Living in a ski resort is obviously lots of fun. There’s more time to spend enjoying the snow, the air is fresh and the scenery is always stunning. Last week, however, the dangers of living in the mountains became all too clear, with two skiers caught in an avalanche off-piste at La Balme.
Pictured is an avalanche lower down the same peak in April last season. It took out trees and carried on for hundreds of metres. Thankfully, nobody was caught in it, but it’s a good indication of the power of an avalanche. The latest avalanche, higher up at 2,200 metres on Friday 26th December, was sadly more deadly. Five or six skiers and snowboarders left the safety of the piste to enjoy the fresh dump of powder when a slab avalanche caught two of them in its path. Despite being found within 20 minutes (one with an avalanche transceiver and one was only partly buried), they suffered serious injuries and died a day later in hospital. My heart goes out to the families of the two deceased.
In hindsight, it’s easy to say that they should have read the signals and stayed on the piste: the avalanche flags were indicating a high risk of 4/5 (with 5/5 being the highest); the weather was warm; the base was unstable; and many areas that day were marked as closed. However, we’ve all taken risks whether it’s for fresh powder, a faster commute or a cheaper deal. What they did is what someone else would have done minutes later if they had not.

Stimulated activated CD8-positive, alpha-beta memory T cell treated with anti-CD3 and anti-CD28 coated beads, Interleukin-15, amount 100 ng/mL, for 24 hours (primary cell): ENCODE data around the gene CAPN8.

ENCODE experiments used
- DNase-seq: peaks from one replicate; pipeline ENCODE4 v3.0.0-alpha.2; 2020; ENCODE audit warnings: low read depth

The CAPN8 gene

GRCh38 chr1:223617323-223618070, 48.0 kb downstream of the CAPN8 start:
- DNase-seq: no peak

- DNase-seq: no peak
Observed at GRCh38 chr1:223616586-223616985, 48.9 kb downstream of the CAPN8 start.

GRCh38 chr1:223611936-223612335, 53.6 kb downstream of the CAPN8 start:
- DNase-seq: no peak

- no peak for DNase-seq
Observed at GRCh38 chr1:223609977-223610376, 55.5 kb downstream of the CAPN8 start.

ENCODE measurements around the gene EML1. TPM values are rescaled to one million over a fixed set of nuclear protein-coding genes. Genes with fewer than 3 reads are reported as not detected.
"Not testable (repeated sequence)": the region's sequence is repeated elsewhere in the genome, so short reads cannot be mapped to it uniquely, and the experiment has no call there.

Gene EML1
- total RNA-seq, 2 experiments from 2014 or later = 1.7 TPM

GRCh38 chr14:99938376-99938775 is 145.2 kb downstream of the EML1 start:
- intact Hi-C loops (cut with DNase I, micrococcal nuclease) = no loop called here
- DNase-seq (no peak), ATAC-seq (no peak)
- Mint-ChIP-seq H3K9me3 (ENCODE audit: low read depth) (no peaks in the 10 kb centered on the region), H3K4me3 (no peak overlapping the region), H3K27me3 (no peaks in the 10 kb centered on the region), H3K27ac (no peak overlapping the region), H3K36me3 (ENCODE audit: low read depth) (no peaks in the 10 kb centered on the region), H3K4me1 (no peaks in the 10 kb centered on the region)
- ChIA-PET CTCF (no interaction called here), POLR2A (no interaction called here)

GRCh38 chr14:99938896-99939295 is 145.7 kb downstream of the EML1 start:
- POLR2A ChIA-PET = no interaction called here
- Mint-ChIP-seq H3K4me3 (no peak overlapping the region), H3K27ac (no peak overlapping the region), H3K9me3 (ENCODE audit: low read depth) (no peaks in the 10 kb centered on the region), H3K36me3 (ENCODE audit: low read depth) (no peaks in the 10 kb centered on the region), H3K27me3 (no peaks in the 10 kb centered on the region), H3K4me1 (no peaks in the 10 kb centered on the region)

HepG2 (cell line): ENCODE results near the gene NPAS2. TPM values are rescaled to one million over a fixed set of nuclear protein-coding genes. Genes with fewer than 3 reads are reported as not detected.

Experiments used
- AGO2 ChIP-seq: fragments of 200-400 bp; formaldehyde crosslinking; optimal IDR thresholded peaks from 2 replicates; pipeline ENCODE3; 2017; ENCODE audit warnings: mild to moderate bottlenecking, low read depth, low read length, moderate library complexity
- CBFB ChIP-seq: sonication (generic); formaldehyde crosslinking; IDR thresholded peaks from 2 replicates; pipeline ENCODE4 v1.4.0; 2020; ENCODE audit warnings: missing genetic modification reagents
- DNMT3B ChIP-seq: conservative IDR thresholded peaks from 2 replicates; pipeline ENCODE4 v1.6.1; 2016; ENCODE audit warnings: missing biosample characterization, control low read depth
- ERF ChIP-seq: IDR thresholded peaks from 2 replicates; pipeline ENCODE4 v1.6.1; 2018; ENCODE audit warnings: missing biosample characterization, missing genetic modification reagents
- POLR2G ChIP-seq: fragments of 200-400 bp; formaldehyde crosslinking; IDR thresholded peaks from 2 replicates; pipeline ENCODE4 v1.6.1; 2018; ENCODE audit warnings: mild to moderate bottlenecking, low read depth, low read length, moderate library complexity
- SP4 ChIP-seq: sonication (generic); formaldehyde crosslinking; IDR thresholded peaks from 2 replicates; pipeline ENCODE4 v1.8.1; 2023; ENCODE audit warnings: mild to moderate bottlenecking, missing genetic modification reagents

This is the first avalanche in La Clusaz that has killed anyone since I moved here, and, like many others, I was shocked when I heard the new. Deadly avalanches here have become the exception rather than the rule due to the competence and commitment of the ski patrol staff. On Friday, Mother Nature proved that she has the ultimate control of the mountain. Let’s hope the effort keeps her satisfied for a very long time.
My friends and I are now a bit more hesitant to go off piste, and I hope this tragedy motivates people to buy at least the minimum equipment if they head off piste — an avalanche transceiver, a probe and a shovel. They also need to learn how to use it. It’s no guarantee of survival, but it’s a step in that direction. It’s also a great way of ensuring that this couple did not die in vain. I’m pledging to practice using my own equipment so that if the worse happens, I can rescue my friends in the shortest time possible. Are you an off-piste skier? Will you pledge something too?